Higher pay for fresh grads of local varsities: Survey

Median salaries for university graduates from NUS, NTU, and SMU rose to a new high in 2015.
Median salaries for university graduates from NUS, NTU, and SMU rose to a new high in 2015. PHOTO: NANYANG TECHNOLOGICAL UNIVERSITY

Graduates from local universities last year earned a new high of $3,300 in their median salary, up from $3,200 for the class of 2014.

This was revealed by a joint graduate employment survey of 10,028 full-time, fresh graduates in November last year by the National University of Singapore (NUS), Nanyang Technological University (NTU) and Singapore Management University (SMU).

About nine in 10 graduates, or 89.5 per cent, found employment within six months of finishing their final examinations. The figure was 89.1 per cent in 2014.

About 83 per cent of the graduates in the labour force secured permanent full-time jobs, compared with 82.7 per cent in 2014.

Graduates from SMU fared the best, with 93.7 per cent of them being employed within six months of their final exams.




    COMPUTER ENGINEERING: $4,000, up 14.3 per cent

    INDUSTRIAL DESIGN: $3,000, up 17 per cent

    ENGINEERING SCIENCE: $3,800, up 11.7 per cent


    BUSINESS AND COMPUTING DOUBLE DEGREE: $4,583, up 32.8 per cent

    ACCOUNTANCY AND BUSINESS DOUBLE DEGREE: $3,770, up 14.2 per cent

    ENVIRONMENTAL ENGINEERING: $3,300, up 10 per cent


    SOCIAL SCIENCES: $3,200, up 6.6 per cent

    INFORMATION SYSTEMS: $3,500, up 4.4 per cent

    ACCOUNTANCY: $3,000, up 4.3 per cent


    NUS: Medicine at $4,900, law at $4,700

    NTU: Business and computing double degree at $4,583, and accountancy and business double degree at $3,770

    SMU: Law at $4,731, economics, and information systems management at $3,500

The figure was nearly 90 per cent for NUS and NTU. SMU graduates also earned the most, with a record mean gross monthly salary of $3,624.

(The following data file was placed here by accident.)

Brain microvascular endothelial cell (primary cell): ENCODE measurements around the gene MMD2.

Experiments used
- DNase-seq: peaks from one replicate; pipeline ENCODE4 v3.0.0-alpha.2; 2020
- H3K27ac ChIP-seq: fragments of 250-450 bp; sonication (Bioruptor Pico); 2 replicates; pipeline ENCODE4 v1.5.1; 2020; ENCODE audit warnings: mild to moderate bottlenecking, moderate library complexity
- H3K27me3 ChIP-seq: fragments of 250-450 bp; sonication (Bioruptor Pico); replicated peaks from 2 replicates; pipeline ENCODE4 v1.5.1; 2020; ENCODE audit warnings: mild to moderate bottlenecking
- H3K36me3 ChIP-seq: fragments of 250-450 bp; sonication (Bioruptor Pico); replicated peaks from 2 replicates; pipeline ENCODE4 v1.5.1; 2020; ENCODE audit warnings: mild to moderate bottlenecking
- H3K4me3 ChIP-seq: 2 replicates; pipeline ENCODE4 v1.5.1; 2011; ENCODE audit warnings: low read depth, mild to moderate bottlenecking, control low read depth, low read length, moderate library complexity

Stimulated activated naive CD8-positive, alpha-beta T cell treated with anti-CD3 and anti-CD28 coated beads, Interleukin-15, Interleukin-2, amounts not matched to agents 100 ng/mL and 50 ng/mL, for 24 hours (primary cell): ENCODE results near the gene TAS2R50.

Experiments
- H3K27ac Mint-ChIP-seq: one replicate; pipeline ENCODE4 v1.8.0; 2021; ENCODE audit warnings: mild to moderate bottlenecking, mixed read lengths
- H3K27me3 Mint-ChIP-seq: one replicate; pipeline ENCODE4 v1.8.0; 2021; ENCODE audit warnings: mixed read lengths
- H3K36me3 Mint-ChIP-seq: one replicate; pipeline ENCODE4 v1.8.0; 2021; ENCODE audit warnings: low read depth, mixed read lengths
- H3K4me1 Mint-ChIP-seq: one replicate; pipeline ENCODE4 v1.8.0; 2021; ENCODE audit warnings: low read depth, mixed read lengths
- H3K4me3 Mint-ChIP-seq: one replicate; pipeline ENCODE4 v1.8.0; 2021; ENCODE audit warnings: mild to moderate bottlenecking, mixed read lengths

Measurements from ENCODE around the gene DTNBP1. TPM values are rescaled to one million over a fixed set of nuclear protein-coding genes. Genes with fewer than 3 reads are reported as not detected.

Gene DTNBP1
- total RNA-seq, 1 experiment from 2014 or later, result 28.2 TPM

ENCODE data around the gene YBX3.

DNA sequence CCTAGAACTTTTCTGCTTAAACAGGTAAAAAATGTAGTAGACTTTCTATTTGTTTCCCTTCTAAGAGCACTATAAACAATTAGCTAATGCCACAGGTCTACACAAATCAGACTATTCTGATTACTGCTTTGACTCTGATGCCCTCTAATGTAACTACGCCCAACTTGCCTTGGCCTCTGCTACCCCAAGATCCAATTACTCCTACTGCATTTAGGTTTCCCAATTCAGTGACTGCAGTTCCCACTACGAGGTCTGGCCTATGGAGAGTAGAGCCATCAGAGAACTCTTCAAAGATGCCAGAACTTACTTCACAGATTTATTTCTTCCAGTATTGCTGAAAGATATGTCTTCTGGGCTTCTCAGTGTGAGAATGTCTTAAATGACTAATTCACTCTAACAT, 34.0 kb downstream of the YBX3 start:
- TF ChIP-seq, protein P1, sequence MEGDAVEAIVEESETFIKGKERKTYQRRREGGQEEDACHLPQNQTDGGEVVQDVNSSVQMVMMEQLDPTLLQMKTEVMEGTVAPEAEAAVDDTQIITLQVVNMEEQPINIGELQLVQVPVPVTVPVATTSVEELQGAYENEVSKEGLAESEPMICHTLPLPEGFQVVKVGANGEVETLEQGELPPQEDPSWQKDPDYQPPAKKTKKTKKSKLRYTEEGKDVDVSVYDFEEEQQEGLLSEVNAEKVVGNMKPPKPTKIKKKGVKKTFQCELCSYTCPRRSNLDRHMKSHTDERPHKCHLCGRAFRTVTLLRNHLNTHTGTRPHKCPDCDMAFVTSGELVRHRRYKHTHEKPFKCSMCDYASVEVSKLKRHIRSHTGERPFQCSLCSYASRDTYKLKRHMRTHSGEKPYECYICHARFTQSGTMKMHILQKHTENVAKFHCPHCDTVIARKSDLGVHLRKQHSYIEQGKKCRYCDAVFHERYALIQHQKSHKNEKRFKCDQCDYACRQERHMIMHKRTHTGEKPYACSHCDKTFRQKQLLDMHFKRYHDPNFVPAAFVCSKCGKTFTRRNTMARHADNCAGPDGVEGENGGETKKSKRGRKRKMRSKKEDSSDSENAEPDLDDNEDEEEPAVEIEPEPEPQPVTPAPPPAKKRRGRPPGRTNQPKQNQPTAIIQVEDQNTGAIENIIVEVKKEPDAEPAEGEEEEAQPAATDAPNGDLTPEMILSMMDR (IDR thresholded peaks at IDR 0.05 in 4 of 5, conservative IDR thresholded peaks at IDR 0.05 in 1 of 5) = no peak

Their peers from NUS and NTU took home $3,469 and $3,419 respectively, about 4.3 to 4.5 per cent higher than the 2014 batch.

Employment for law graduates from SMU rose to 99 per cent, from 95.6 per cent in 2014. The figure for NUS law graduates was 96.9 per cent, a dip from 97.6 per cent the year before.

Law graduates remained among the top earners, although their monthly salaries were lower. Those from NUS earned a median gross salary of $4,700, down from $5,150, while their SMU peers had $4,731, compared with $5,025 in 2014.

NUS law dean Simon Chesterman said: "In an economic downturn, it is inevitable that there is downward pressure on salaries."

He said that while it is harder to find jobs now than in the past, he is pleased that "every one of our students who graduated in last year's cohort, who wanted a training contract with a law firm, was able to secure one".

For those studying law in Britain, only about 70 per cent obtain training contracts when they come back here, he added.

Meanwhile, fresh graduates from courses such as computer engineering, double-degree programmes and social sciences across the universities saw the biggest pay jumps.

But this year's outlook will not be as good as before, said experts.

Dr Kelvin Seah, an economics lecturer at NUS, said: "Going by current trends, new graduates should expect slightly lower salaries. The financial sector will be hit hardest."

Mr David Ang, corporate services director at Human Capital Singapore, said graduates in fields with shortages such as computing and engineering can expect salary levels to remain constant.

"But new graduates on the whole may have to lower job expectations. Employers, especially small and medium-sized companies, are not prepared to pay, and salaries may drop by about $200 on average," he said.

"Retrenchment and consolidation in the banking industry do not bode well for fresh graduates as they have to compete with the surplus of laid-off employees who already have experience."

A version of this article appeared in the print edition of The Straits Times on March 03, 2016, with the headline 'Higher pay for fresh grads of local varsities: Survey'. Print Edition | Subscribe